I beg to move, in page 5, line 10, after "accepted," to insert "by a bailee."
These Amendments are designed to meet the criticism made in the Committee by some of my hon. Friends of the Words "open to public access" on the grounds that the meaning of those words is uncertain, and that there are businesses which would wish to take advantage of the Bill but which have no premises open to public access. This Amendment restricts the Bill to traders who accept goods primarily from private individuals, and excludes those who accept them primarily from industrial concerns.
In line 14, leave out from "business," to end of line 20, and insert:
consisting of or comprising the acceptance by him of goods of that class for repair or other treatment (whether or not the repair or other treatment is effected by him) wholly or mainly from persons who deliver to him, otherwise than in the course of a business, goods of that class for repair or other treatment."—[Miss Burton.]
I beg to move, in page 5, line 26, to leave out from "therefor," to the end of line 40, and to insert:
and, in a case where the goods have been sold, the following additional amounts, that is to say—:
This Amendment provides that, subject to any agreement between the customer and the trader, the trader shall be entitled to recover storage charges, costs in connection with the sale of the goods and costs of insurance, if any, only where the goods have been sold, and not, as at present, from the time when the trader has given notice of his intention to sell the goods. As the Bill is concerned only with giving traders the right to sell goods, there seems to be no reason why the Bill should entitle him to recover any charges other than those for which he has contracted, unless he has exercised that right and sold the goods.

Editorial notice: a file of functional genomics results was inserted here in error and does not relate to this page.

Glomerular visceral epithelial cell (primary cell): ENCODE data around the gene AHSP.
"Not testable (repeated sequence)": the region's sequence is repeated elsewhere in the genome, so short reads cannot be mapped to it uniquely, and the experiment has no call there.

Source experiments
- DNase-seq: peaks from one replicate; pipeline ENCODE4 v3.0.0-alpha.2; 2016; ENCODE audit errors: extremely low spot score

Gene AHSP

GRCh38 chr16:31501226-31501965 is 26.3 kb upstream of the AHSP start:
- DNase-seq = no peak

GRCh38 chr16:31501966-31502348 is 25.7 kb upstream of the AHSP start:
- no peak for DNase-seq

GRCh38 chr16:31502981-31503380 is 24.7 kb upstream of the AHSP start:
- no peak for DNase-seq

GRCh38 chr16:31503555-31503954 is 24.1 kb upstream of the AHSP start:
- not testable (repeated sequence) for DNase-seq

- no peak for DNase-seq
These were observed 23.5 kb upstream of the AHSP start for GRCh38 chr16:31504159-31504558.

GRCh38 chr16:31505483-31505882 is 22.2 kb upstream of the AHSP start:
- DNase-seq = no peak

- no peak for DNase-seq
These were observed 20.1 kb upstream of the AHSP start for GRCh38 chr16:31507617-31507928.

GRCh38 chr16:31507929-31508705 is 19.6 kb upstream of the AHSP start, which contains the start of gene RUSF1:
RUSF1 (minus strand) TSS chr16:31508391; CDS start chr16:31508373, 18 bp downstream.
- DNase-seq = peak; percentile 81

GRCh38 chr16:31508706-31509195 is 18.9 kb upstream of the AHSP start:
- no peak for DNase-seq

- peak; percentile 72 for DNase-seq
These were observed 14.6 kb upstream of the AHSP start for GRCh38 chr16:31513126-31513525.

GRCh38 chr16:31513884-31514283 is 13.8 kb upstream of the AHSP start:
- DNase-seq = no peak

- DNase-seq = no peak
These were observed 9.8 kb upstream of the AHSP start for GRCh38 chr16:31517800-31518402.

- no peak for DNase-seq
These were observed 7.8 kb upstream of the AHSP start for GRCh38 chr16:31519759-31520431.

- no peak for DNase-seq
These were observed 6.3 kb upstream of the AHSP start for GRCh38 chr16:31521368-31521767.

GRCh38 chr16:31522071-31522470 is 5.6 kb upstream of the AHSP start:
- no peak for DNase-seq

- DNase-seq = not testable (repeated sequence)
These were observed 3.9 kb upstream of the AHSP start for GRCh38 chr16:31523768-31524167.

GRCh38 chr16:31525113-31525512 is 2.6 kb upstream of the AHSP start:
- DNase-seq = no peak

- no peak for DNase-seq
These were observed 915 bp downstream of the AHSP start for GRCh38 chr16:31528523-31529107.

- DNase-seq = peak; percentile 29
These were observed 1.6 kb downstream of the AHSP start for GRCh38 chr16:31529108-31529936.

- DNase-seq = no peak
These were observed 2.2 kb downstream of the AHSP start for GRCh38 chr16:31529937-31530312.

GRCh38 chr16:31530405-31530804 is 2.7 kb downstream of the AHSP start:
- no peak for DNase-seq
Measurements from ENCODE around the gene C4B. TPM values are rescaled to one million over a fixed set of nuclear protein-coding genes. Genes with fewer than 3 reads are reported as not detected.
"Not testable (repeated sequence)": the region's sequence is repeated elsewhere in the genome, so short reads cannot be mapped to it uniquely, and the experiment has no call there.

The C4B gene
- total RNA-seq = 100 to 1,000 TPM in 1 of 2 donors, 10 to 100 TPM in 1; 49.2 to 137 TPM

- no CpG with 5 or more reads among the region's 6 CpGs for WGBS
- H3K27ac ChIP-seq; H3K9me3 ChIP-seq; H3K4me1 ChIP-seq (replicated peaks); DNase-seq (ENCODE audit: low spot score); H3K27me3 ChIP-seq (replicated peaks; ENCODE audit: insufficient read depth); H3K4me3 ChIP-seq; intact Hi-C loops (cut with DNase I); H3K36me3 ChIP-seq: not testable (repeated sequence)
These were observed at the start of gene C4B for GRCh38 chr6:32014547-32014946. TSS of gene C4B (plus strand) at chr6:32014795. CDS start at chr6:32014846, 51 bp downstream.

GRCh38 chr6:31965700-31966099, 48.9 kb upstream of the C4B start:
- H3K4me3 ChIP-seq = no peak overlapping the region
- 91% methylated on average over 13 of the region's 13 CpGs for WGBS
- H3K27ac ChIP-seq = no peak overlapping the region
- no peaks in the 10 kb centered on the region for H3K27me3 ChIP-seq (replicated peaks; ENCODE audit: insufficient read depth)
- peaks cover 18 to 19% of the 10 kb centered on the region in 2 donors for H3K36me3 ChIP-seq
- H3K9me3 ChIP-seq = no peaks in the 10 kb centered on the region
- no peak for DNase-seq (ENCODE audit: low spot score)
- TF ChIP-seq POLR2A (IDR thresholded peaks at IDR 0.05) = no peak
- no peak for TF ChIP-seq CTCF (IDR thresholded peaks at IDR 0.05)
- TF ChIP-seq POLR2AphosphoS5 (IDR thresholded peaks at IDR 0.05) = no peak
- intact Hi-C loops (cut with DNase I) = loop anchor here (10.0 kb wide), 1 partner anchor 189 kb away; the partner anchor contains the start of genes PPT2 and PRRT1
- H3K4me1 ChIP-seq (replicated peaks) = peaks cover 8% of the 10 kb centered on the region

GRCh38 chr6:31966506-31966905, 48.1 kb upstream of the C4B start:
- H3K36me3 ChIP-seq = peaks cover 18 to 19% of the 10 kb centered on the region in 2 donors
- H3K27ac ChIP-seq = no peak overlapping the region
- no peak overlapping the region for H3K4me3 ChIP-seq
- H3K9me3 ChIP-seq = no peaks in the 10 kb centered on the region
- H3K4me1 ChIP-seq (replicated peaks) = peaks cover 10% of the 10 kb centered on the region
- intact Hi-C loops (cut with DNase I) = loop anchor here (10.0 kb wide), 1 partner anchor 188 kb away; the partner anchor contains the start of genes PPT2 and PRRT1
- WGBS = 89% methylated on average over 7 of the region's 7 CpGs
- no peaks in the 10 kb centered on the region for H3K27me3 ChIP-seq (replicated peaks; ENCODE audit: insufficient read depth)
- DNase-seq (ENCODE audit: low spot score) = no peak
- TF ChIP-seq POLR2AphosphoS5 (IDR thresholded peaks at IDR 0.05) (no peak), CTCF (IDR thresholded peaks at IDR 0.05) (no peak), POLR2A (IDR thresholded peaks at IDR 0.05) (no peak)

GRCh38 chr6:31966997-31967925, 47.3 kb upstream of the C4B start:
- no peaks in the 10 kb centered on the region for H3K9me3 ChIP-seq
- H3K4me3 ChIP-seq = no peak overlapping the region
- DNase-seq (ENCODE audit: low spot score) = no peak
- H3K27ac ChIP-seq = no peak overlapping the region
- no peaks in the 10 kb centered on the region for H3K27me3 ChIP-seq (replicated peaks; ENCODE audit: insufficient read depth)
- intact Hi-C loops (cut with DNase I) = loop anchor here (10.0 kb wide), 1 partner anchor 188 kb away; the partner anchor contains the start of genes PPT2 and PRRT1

This matter arose out of a discussion which we had in the Committee stage on the question of the power of charging. I understood that the view of the Committee was in favour of the charge provided that the charges were reasonable and they were properly incurred in the circumstances in accordance with the procedure laid down in the Bill. There was always, of course, the provision that the charges could not be made unless the procedure, and the circumstances contemplated by that procedure, in fact arose.
Therefore, as I understood it, it seemed to the Committee not unreasonable that, in those circumstances, a trader should have the power to charge, even though the goods had not been sold. Certainly, those who are sponsoring the Bill were, during the Committee stage, under the impression that the power of making that charge already existed in the Bill.
I myself take a different view, although with some trepidation on a Bill the drafting of which is as difficult to follow as is this one, but I am not complaining about that. Now, however, I understand that the policy is changed, and that it is no longer a drafting question, but that, as a matter of policy, it is intended that there should be no power to charge unless the goods are sold.
Again, of course, my hon. Friend has been in touch with those whose interest it is to have this Bill carried, and if they are content with that then obviously there can be no objection on the part of anybody. I personally am certainly not raising any objection of substance on that. But I think it should be made clear to all those who were on the Committee and to the House that what is now happening is contrary to what was thought by the sponsors of the Bill when it was before the Committee. If the hon. and learned Gentleman the Parliamentary Secretary who has been so helpful throughout this Bill can throw any further light on that, I am sure we shall all be most grateful to him.